As shown in the front view of FIG. 6 and the side view of FIG. 7, the shell sections 50 are generally frustoconically shaped with a height being larger than its width (best seen in FIG. 6). Each shell section may be formed with a first end 52 and a second end 54 which are open so as to allow a fastening cord 56 to fit through the ends 52, 54. As seen in FIG. 5, the shell sections 50 are shaped so that the end 52 of one shell section 50 fits within the end 54 of the adjacent shell section 50. Given their shape, the shell sections fit within each other with a single degree of freedom. That is, the one shell section may rotate up or down within an adjacent shell section from the perspective of FIG. 6. The generally flat side surfaces of the shell section 50 substantially prevent side to side rotation (again from the perspective of FIG. 6) of one section within its adjacent section. The single degree of freedom allows the accessory 40 to be bent into any of a wide variety of shapes. In further embodiments, the shell sections may be other shapes, for example frustoconical with a circular cross-section, to bend with multiple degrees of freedom.

The shell sections 50 may be formed of rubber or plastic, or have a rubber or plastic coating. Thus, when the sections are tightened as explained below, the sections engage frictionally together and maintain the shape into which the accessory was bent. The sections 50 may be formed of other frictionally engaging materials in further embodiments.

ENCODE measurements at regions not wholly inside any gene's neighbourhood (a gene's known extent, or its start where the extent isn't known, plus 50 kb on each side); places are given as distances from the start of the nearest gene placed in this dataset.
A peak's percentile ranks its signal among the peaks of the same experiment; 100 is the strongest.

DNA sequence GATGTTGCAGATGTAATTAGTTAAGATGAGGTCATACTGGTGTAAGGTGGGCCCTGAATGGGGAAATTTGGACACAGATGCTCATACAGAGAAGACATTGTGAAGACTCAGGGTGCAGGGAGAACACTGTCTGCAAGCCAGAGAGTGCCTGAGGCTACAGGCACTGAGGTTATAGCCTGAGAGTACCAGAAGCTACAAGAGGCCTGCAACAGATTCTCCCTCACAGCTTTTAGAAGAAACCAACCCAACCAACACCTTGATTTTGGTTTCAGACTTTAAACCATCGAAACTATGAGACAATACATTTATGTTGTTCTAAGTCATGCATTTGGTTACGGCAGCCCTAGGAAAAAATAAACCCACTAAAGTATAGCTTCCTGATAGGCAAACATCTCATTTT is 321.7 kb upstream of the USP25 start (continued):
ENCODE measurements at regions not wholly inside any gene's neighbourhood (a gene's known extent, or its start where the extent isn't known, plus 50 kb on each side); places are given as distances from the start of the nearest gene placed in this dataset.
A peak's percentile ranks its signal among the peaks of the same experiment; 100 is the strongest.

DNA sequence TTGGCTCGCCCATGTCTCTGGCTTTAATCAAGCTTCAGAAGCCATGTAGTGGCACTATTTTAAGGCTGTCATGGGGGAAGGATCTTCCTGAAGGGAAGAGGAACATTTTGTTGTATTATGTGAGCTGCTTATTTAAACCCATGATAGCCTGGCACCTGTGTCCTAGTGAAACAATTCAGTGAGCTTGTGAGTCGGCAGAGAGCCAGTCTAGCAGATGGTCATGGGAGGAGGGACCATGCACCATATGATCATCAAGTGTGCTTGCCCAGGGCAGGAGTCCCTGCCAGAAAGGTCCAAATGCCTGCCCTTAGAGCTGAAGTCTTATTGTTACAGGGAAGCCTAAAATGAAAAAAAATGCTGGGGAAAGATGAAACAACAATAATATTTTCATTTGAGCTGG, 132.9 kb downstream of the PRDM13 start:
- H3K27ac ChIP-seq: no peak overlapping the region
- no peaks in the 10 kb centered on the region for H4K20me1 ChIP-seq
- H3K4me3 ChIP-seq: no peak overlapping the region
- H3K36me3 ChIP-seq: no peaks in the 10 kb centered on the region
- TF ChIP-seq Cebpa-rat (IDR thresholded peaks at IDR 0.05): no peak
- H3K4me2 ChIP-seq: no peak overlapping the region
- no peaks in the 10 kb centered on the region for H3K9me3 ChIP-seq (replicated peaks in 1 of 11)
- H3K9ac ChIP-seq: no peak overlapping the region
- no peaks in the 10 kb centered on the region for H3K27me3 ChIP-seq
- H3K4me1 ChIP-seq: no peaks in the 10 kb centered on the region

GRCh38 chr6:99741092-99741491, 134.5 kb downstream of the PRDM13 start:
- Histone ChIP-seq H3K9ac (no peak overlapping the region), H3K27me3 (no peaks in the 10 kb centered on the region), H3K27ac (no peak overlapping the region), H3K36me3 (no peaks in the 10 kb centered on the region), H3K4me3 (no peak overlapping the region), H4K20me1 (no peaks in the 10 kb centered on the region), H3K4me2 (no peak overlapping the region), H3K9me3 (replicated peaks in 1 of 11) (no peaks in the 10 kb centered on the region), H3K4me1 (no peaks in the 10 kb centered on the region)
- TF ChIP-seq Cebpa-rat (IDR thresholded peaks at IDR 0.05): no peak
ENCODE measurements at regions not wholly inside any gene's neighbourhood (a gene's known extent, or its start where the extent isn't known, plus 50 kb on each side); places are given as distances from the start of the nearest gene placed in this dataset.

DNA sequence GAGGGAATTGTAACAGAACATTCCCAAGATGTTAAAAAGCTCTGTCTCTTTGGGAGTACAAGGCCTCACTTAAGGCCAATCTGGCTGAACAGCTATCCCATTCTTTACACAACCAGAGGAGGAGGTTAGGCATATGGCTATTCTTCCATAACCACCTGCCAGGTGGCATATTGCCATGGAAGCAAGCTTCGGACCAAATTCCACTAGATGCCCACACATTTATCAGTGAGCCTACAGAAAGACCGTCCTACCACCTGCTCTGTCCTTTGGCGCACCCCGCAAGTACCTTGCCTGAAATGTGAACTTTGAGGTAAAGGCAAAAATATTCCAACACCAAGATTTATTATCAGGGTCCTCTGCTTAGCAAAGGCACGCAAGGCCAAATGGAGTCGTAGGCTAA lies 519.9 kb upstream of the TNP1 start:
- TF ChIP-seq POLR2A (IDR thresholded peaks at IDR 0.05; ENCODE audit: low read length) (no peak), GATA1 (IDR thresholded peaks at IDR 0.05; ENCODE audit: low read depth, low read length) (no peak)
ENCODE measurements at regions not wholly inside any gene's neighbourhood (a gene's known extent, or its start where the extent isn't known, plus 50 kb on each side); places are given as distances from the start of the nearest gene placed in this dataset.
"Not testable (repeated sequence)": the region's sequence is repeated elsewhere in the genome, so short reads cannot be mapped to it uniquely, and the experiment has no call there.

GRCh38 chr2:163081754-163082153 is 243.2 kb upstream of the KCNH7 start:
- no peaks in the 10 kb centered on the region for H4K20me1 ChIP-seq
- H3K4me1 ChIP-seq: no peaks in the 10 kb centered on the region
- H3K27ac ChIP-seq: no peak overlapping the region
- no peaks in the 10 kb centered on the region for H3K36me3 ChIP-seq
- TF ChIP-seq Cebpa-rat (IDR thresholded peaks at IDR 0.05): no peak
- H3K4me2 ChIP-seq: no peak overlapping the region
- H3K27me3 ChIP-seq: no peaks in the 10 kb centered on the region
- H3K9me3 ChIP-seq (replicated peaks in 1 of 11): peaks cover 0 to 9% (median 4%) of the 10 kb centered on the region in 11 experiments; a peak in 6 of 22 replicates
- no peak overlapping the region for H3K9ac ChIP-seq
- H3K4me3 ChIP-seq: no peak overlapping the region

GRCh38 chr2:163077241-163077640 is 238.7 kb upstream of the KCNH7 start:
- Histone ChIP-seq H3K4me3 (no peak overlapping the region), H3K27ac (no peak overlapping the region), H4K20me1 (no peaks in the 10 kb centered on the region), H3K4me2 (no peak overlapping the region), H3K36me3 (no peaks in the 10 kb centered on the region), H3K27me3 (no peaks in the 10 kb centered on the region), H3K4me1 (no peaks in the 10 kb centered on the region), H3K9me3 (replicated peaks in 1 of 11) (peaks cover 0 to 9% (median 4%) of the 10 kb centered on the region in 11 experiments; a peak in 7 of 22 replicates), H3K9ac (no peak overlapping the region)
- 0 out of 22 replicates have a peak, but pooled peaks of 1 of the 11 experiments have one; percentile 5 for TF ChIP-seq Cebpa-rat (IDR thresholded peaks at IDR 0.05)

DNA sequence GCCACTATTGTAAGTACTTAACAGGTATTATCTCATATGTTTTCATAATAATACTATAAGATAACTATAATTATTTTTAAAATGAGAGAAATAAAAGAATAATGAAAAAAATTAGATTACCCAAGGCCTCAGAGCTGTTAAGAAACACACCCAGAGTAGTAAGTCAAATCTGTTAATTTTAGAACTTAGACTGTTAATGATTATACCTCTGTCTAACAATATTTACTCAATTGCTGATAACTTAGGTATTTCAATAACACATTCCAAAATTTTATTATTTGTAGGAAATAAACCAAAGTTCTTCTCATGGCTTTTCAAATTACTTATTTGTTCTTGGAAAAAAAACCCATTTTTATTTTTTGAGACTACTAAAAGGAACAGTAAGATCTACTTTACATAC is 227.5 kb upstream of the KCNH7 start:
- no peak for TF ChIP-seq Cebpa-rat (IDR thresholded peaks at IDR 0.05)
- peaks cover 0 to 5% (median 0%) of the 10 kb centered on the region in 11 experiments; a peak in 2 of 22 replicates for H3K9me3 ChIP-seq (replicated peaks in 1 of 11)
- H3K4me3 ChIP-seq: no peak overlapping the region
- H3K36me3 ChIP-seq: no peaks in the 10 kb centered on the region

Cord 56 may be formed of any of a variety of flexible materials such as metal wire, plastic or cloth rope. The cord 56 is shown slack in FIG. 5 for illustrative purposes, and in general, would not be that slack. However, when cord 56 is loosened (not to the extent shown in FIG. 5) as explained below, the shell sections fit loosely within each other so that the shape may be adjusted. Once the desired shape is provided for accessory 40, the cord 56 may be tightened to fix the accessory 40 in that position.